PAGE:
It is very critical to develop sensor that can operate in high temperature and chemically harsh environments. Sapphire (Al2O3) material, which possesses a melting point of 2050°C and a wide transmission wavelength region as high as ~3.5μm, has been demonstrated to be an ideal candidate for high temperature fiber-based environmental sensing applications. Under harsh environment, the performance of conventional blackbody radiation based sapphire fiber high temperature sensor could be easily affected due to the lack of cladding. In this paper, a fiber-optic temperature sensor with a single-crystal sapphire fiber as the light guide and a high temperature ceramic coating as the sensing element as well as the protection layer was presented. The radiance emitted from the ceramic coating is used to measure the temperature, and it is transmitted to optical receiver through the sapphire fiber. This ceramic coating greatly improved the stability and dynamical range of pyrometer. Preliminary experimental results demonstrated that the sensor is very promising for measuring ultra-high temperature up to 1900°C in the harsh environment.
The commercialization of CD ROM drives has clearly demonstrated the ability of optical storage devices to meet the growing demand for archival data storage. However, with the continued expansion of electronic information resources, storage capacity requirements are expected to approach the terabit level for personal users and exceed the petabit level for databases and data warehouse systems. Further, many data intensive applications will also require real time access data access rates. Thus, designers for the next generation of archival storage systems have the challenging task of providing storage capacities several orders of magnitude larger than existing systems while maintaining current data access times. To meet this challenge, we have been developing a 'smart' read-head device for large capacity, page-oriented optical storage systems. Further the device is designed to operate as a data filter that will pass only valid data between the optical storage system and the host computer. Based on a photonic VLSI device technology, our data filter monolithically integrates optical detectors, photoreceivers circuits, data manipulation logic, and filter control circuitry onto a single CMOS chip that can be readily fabricated using a standard VLSI fabrication facility. Thus, our device is compatible with existing electronic device manufacturing technology and shares all of the reliability, uniformity, and manufacturability benefits associated with current, electronic hardware. This paper will present an evaluation of our latest smart pixel circuits and detail our performance expectations for a 32 X 32 bit data filter chip currently under development.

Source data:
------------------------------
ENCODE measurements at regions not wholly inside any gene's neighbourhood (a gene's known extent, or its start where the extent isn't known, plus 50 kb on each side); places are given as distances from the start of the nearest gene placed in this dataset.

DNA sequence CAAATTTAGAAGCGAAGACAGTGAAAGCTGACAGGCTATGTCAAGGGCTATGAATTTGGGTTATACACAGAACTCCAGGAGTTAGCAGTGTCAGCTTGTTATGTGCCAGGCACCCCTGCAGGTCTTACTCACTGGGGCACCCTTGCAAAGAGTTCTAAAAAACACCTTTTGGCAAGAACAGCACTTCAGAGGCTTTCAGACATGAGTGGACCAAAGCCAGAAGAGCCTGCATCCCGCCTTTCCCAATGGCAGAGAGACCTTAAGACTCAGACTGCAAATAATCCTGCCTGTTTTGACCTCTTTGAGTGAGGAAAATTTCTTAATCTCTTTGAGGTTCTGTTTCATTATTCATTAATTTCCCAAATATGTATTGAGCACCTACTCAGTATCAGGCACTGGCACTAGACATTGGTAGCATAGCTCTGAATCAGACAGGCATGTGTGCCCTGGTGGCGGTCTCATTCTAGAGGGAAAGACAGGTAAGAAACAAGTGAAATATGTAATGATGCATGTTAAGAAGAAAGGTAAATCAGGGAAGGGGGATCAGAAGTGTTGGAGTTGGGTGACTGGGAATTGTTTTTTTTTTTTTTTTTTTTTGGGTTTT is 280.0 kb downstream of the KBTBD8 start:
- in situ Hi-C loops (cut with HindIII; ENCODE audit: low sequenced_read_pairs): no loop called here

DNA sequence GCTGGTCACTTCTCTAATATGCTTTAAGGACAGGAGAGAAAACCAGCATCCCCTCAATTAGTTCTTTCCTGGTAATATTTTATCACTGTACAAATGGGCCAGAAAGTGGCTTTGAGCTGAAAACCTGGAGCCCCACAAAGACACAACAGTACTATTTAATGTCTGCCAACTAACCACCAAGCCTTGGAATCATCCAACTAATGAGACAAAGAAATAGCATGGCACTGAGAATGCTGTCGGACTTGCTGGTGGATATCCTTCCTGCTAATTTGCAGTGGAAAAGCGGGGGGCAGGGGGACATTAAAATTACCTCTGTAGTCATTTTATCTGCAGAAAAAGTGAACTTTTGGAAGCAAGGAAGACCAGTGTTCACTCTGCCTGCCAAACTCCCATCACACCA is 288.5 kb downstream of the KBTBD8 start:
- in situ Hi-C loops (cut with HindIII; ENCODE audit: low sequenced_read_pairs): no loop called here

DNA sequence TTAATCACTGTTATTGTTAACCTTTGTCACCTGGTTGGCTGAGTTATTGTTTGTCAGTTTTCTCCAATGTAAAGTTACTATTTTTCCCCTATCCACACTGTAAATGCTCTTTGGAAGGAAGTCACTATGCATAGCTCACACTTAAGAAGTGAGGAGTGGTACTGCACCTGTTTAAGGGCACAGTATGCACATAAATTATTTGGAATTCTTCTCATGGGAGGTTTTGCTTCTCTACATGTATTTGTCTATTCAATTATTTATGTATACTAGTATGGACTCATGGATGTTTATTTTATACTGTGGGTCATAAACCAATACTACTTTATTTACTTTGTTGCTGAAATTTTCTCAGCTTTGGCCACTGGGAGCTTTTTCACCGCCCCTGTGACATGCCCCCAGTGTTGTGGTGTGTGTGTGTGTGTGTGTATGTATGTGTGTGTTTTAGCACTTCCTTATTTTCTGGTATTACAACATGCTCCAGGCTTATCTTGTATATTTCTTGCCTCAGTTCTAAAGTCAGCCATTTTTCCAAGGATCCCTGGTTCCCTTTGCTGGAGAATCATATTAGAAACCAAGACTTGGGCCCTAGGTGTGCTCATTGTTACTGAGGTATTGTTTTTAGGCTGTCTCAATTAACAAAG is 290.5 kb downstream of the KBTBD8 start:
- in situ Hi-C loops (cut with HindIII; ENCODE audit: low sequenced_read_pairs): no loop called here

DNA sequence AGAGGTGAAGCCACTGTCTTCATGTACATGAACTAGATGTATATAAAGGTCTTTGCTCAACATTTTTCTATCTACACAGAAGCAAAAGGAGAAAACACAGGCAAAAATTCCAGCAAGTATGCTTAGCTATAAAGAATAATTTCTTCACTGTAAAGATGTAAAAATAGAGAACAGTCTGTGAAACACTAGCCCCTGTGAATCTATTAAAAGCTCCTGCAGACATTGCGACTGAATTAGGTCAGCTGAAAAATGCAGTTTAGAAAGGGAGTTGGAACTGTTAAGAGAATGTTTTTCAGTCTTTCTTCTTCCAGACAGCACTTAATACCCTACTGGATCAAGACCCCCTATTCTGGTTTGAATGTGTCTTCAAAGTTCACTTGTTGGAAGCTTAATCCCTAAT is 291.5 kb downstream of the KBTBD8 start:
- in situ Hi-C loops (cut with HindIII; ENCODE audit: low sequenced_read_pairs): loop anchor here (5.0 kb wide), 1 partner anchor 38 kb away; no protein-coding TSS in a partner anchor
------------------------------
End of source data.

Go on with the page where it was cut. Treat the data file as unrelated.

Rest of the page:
The design, characterization and evaluation of CMOS based silicon photodetectors/photoreceivers suitable for smart-pixel based applications are presented. Implemented with a conventional CMOS fabrication process, these photodetectors/receiver circuits can be reliably fabricated for smart-pixel based photonic information processing systems that combine the parallelism associated with optics and the data processing capabilities associated with CMOS logic. Several different CMOS based photodetector structures including p-n junction detectors and bipolar phototransistors are presented. Simulation results indicate that the p-n junction detectors will provide photocurrents in the range of nanoamps with rise/fall times on the order of picoseconds. Although slower response is expected with the phototransistor structure, the optoelectronic gain increases the photocurrent to the microamps range. In addition to fabrication and evaluation of individual photodetectors, we present the design and evaluation of high gain photoreceiver array. Based on a standard 1.2 micrometer CMOS fabrication process the monolithic photodetector/receiver circuit includes a bipolar phototransistor, a three-stage current amplifier and a differential amplifier that produces output at digital logic levels. The photoreceiver with high gain and adjustable threshold has a wide dynamic range. For a reference voltage of 3.2 V, the optical power threshold has been measured at less than 1 nW. A page-oriented optical data detection is demonstrated using a 5 X 5 smart-pixel photoreceiver array.